April 2009, Mythologies @ Haunch of Venison
Lee Hyungkoo, Animatus Series
photos: peter mallet, courtesy Haunch of Venison, London
Haunch of Venison
12 March through 25 April 2009
By Giovanni Aloi
Haunch of Venison has reopened its doors to the public after a long absence. Located at the back of the Royal Academy at 6 Burlington Gardens, the exhibiting space now sits where once was (between 1970 and 1998) the Museum of Mankind: an outpost of the British Museum housing its ethnography
With four venues now open in London, New York, Berlin and Zurich, Haunch of Venison now belongs to the rank of those commercial galleries like Gagosian and White Cube that are powerful enough to cross the boundaries of pure commercialism in the attempt of reaching museum-like standards. This transition is usually manifested by the staging of conceptually-grounded group exhibitions and the publishing of good quality catalogues featuring academic essays. Nothing wrong with this; and considering that Haunch of Venison has a past dotted with successful and challenging exhibitions, the transition seems most credible. The gallery was in 2007 acquired as a wholly-owned subsidiary company of Christie’s International; a move which enabled Haunch of Venison to substantially increase its dealings and commissioning on an international scale. The setting also plays big part in the success of the gallery’s new incarnation. 6 Burlington Gardens’ facade is imposing, the hall leading upstairs is rather grand and the brilliant white walls, wood banisters and stone stairs are solemnly-classical to say the least. Much larger than the nearby White Cube, and much more stylish than the newly reopened Saatchi Gallery, Haunch of Venison just never ends, generously presenting a journey that room by room, leaves visitors more than satisfied with the offering.
, the first show of the gallery’s nuova forma
, is an interesting one. It has gathered a number of mixed reviews: a commercial venture occupying a prime location (back to back with a historic art institution) presenting a culturally and conceptually engaged exhibition including some of the biggest names on the contemporary art scene should be mistrusted; so some critics seem to think. I don’t.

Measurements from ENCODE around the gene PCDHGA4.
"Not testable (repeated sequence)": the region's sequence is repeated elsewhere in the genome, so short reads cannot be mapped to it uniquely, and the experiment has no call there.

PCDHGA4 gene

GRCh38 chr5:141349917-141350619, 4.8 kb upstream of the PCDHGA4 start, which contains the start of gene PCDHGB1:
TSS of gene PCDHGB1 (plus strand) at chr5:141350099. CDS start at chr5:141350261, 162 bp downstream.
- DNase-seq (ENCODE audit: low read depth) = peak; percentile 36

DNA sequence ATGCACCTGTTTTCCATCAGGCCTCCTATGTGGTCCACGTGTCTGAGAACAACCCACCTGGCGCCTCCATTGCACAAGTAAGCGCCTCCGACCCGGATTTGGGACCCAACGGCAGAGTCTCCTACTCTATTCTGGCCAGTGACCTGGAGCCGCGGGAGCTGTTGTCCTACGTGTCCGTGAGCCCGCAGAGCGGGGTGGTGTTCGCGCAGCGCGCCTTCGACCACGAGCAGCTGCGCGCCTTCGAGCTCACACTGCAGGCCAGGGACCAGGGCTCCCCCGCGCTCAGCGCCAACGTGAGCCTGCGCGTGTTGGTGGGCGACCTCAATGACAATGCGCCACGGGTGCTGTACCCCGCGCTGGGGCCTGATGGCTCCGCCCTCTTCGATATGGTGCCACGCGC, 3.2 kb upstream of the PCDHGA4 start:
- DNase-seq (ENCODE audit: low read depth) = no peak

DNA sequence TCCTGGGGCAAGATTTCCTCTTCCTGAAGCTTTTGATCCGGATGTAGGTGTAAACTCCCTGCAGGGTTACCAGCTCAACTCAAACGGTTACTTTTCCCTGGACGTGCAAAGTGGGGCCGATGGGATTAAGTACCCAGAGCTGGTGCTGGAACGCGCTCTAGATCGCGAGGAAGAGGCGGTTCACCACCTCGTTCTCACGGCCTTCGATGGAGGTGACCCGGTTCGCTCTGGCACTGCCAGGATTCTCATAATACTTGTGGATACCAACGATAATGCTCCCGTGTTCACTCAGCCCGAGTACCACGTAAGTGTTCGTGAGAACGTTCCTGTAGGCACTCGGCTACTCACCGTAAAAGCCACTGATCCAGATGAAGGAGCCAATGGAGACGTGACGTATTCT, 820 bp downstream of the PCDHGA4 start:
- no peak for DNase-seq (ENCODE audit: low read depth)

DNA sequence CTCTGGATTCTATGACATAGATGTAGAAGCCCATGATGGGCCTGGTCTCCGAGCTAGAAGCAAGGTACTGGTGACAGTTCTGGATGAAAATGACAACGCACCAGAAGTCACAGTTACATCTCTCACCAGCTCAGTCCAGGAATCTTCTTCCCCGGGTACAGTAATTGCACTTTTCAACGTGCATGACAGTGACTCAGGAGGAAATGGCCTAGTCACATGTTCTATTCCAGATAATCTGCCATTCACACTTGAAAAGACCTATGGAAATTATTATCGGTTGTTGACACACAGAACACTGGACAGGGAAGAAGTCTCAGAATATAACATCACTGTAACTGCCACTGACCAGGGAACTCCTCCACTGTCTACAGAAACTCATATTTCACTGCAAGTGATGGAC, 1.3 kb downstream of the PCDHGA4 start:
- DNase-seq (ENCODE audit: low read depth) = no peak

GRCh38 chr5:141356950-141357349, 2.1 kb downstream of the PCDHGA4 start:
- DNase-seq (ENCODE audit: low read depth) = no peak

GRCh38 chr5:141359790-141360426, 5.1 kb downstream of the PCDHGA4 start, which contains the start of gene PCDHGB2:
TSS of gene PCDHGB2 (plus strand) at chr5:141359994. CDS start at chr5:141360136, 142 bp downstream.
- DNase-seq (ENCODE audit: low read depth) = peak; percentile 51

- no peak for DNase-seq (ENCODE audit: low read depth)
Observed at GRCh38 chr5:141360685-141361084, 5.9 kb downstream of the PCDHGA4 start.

The legacy with the previous incarnation of 6 Burlington Gardens as the Museum of Mankind is employed here as a blue-print for the conceiving and staging of the show. The now closed museum presented a series of exhibitions illustrating the variety of non-Western societies and cultures. Its collections came from the indigenous peoples of Africa, Australia, the Pacific Islands, North and South America, and parts of Asia and Europe, and include ancient as well as recent and contemporary artefacts.
Matt Collishaw, Insecticide 12
Color Photography, courtesy Haunch of Venison, London
Mythologies references this inheritance in a number of ways: the roster of artists on show is truly international; the works on show address different cultures and cultural paradigmatic sets; there is an emphasis on difference and diversity; an interest in pseudo-scientific display methodologies; a taste for the uncanny and the extraordinary; a defined sense for the theatrical.
Over its eleven galleries, the show is structured on interlinked themes like (Un)natural Histories, Memento Mori, Belief and History and Magic and capitalises on a stark multimedia approach.
On the ground floor we encounter the work of John Isaacs, an artist that for over a decade has challenged audiences with his hyper-real sculptures of mutilated animals. Here a cube made of meat and construction materials like bricks, beams and tiles, seems to question or suggest a blurring of boundaries between human and man-made, organic and inorganic, inside and outside, stability and change.
Keith Tyson’s The Block
is exhibited directly opposite Isaacs’ cube and takes the idea of evolutionary process further (the main theme of this wing is loosely based on Darwinian notions) by combining sculpture and photography. Charting the ages of the universe from the Big Bang through the extinction of dinosaurs to modern day society, the bronze cube exhibited at the centre of the work, stands a silent witness to the repeated melting and re-casting immortalised in the photographic series.
Installation view, (foreground) Jochem Hendricks, Siblings,
(background) Rachel Howard, Totems,
photo: peter mallet, courtesy Haunch of Venison, London
Most notably, upstairs is a new installation especially created for Mythologies by Jannis Kounellis. The work consists of rows of dark coats orderly lined up on the floor, onto which iridescent lead plugs have been placed, and framed by a single row of worn shoes. Kounellis’ interest for the creation of new signifying sets within the paradigmatic concerns of Arte Povera is still in place; the work’s evocative nature speaking of universal absences, life journeys and past relationships.